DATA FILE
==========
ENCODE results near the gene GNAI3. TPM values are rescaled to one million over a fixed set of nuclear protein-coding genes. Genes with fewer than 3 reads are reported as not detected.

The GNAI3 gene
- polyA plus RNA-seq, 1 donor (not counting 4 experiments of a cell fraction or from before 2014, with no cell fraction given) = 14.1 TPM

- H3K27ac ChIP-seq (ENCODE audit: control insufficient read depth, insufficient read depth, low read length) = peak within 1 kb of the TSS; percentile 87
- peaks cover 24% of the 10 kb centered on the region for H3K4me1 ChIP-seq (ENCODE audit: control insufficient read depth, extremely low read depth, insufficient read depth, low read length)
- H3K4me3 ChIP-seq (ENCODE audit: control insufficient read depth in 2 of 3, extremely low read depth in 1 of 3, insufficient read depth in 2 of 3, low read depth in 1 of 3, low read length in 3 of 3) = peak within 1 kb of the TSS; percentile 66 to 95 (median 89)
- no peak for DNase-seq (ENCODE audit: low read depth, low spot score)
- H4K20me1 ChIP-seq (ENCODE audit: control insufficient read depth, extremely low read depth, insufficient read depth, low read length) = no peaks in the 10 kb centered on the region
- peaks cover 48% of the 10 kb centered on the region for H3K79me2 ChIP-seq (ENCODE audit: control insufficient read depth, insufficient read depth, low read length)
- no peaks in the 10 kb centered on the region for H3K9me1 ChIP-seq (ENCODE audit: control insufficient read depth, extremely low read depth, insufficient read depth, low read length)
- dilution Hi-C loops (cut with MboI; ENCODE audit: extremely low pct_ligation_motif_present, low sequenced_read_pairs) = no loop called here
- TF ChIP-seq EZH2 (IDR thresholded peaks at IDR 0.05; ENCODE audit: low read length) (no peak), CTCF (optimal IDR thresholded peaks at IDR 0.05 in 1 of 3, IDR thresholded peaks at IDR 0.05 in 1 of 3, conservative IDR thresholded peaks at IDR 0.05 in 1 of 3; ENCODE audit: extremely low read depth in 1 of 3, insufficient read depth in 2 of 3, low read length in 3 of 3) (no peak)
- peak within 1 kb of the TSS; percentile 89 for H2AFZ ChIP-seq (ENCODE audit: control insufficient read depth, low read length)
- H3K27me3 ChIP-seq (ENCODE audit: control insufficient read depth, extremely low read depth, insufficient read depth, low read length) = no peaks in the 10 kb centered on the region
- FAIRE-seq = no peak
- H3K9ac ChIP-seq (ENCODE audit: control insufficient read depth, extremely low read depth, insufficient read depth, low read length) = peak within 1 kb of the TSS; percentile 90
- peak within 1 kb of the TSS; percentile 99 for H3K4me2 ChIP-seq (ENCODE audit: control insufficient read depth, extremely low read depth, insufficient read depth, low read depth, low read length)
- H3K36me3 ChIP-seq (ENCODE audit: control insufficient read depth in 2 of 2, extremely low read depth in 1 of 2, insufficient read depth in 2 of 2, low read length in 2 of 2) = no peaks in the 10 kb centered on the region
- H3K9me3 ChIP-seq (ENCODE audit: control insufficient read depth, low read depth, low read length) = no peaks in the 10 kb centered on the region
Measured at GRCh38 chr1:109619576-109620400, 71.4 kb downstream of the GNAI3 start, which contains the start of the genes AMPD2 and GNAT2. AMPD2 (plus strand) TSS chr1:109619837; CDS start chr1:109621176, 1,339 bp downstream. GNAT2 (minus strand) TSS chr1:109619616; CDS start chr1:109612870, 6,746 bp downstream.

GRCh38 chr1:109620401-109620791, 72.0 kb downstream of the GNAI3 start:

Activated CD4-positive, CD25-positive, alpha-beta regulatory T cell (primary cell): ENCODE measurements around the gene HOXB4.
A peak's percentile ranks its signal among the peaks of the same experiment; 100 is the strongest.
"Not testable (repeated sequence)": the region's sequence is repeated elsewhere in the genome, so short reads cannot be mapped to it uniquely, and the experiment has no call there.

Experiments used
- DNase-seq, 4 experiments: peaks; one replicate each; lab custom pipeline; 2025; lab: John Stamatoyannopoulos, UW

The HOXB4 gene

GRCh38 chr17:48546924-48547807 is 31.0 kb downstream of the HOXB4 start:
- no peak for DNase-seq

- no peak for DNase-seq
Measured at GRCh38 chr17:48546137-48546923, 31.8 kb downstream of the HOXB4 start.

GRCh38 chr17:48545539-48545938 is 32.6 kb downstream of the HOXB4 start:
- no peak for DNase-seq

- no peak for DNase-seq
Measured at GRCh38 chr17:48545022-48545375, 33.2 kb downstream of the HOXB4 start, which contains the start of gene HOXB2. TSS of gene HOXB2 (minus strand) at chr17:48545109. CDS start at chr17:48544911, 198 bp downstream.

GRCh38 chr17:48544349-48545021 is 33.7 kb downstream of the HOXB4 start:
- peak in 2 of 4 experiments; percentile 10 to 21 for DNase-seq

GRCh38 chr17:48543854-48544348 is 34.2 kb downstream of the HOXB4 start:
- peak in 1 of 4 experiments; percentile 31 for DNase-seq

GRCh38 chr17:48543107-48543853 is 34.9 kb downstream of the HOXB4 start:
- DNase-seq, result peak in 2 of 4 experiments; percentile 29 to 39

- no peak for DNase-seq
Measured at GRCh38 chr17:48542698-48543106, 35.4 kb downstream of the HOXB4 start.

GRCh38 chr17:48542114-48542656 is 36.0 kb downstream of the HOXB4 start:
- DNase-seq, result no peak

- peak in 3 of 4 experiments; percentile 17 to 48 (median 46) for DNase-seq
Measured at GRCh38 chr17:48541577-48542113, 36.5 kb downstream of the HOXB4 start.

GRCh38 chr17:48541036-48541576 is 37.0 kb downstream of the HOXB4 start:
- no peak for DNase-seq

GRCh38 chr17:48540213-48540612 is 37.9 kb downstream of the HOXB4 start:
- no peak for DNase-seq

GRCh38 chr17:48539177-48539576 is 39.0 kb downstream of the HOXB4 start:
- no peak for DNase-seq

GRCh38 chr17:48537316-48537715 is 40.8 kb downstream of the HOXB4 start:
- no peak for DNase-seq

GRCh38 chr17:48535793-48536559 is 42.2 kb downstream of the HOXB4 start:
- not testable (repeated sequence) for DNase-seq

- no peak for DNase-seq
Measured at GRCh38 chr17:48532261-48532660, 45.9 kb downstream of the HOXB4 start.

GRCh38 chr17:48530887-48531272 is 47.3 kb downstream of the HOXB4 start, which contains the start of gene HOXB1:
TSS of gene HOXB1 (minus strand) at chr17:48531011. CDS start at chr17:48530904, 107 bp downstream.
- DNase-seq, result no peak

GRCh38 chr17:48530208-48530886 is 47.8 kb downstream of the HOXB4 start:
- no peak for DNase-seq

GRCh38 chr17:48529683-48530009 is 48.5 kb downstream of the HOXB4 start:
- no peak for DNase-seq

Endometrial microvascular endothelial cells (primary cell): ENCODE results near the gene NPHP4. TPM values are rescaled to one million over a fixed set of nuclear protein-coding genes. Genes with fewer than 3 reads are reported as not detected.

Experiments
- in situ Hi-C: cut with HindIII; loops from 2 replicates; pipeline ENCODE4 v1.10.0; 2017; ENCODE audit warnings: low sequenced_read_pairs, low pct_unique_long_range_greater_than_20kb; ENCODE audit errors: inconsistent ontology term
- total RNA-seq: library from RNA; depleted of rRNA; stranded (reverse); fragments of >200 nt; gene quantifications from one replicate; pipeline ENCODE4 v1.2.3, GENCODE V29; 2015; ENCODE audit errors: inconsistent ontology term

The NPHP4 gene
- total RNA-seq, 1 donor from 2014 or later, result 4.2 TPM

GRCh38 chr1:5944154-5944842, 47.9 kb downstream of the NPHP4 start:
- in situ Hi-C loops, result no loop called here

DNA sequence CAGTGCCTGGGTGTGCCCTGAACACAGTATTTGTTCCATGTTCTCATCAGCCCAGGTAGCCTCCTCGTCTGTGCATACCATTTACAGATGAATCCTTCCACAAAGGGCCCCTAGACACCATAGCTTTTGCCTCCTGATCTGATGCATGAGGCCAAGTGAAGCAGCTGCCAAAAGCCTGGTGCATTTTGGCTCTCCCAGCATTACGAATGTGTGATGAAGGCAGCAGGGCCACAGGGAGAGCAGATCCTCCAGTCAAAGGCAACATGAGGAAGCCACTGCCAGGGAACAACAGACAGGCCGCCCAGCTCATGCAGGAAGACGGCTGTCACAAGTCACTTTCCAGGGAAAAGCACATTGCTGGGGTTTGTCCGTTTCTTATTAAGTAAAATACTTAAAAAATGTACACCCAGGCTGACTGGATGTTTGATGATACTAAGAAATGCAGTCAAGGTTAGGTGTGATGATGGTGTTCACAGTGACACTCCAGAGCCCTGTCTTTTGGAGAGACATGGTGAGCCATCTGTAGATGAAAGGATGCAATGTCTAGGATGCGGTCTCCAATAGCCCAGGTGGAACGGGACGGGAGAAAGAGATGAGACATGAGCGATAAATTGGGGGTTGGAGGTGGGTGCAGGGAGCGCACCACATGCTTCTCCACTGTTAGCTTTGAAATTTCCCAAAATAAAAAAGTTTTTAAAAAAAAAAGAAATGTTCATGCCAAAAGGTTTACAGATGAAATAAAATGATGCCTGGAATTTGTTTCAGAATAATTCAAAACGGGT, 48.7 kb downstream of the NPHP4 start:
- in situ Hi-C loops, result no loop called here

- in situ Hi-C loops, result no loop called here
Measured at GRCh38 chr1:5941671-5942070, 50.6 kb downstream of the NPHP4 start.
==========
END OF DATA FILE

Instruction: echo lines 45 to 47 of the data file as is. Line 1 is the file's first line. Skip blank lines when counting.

- DNase-seq, result no peak

- peak in 3 of 4 experiments; percentile 17 to 48 (median 46) for DNase-seq
Measured at GRCh38 chr17:48541577-48542113, 36.5 kb downstream of the HOXB4 start.